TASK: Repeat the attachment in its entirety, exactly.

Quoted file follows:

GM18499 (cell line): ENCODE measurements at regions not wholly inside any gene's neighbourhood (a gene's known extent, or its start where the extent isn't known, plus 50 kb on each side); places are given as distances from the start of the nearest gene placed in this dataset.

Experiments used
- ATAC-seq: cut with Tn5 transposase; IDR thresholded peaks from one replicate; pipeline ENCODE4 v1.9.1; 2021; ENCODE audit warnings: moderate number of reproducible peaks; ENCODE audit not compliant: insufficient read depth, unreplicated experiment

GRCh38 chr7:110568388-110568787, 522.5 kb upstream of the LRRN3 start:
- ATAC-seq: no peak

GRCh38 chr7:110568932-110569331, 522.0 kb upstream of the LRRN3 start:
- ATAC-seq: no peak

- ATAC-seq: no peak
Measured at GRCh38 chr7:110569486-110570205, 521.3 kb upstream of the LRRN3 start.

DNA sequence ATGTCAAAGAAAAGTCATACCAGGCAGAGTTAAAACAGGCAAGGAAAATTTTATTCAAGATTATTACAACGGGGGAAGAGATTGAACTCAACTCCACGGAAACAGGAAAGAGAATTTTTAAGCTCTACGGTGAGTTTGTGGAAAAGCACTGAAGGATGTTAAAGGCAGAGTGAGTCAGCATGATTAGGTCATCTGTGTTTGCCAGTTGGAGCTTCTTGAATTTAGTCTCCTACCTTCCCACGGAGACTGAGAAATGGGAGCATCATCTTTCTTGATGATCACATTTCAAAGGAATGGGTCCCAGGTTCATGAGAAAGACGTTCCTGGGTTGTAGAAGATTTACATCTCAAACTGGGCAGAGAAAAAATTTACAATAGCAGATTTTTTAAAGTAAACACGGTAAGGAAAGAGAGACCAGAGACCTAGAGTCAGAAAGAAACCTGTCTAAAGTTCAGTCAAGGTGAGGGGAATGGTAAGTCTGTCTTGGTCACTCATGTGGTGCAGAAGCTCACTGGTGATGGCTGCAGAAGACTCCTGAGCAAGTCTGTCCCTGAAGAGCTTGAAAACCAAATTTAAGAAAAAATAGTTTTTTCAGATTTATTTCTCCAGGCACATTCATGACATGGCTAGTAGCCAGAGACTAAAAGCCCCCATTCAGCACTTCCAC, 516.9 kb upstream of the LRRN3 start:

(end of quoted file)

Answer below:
GM18499 (cell line): ENCODE measurements at regions not wholly inside any gene's neighbourhood (a gene's known extent, or its start where the extent isn't known, plus 50 kb on each side); places are given as distances from the start of the nearest gene placed in this dataset.

Experiments used
- ATAC-seq: cut with Tn5 transposase; IDR thresholded peaks from one replicate; pipeline ENCODE4 v1.9.1; 2021; ENCODE audit warnings: moderate number of reproducible peaks; ENCODE audit not compliant: insufficient read depth, unreplicated experiment

GRCh38 chr7:110568388-110568787, 522.5 kb upstream of the LRRN3 start:
- ATAC-seq: no peak

GRCh38 chr7:110568932-110569331, 522.0 kb upstream of the LRRN3 start:
- ATAC-seq: no peak

- ATAC-seq: no peak
Measured at GRCh38 chr7:110569486-110570205, 521.3 kb upstream of the LRRN3 start.

DNA sequence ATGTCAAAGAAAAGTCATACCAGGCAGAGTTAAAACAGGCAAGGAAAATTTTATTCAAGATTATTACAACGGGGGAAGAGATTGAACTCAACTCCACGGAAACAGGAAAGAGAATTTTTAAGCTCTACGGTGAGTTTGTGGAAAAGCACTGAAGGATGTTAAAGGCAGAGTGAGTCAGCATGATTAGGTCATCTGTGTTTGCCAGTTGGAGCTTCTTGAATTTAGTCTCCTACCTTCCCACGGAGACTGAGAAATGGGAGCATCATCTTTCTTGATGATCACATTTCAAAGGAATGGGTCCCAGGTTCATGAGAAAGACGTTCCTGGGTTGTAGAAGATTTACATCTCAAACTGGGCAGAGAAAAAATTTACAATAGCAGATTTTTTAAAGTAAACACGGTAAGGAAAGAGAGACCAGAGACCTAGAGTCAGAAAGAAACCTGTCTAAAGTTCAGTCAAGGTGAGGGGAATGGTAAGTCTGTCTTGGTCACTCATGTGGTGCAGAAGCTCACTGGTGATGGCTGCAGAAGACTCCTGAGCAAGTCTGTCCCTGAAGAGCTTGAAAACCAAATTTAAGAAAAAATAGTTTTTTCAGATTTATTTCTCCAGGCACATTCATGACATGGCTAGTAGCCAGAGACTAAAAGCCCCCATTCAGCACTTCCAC, 516.9 kb upstream of the LRRN3 start: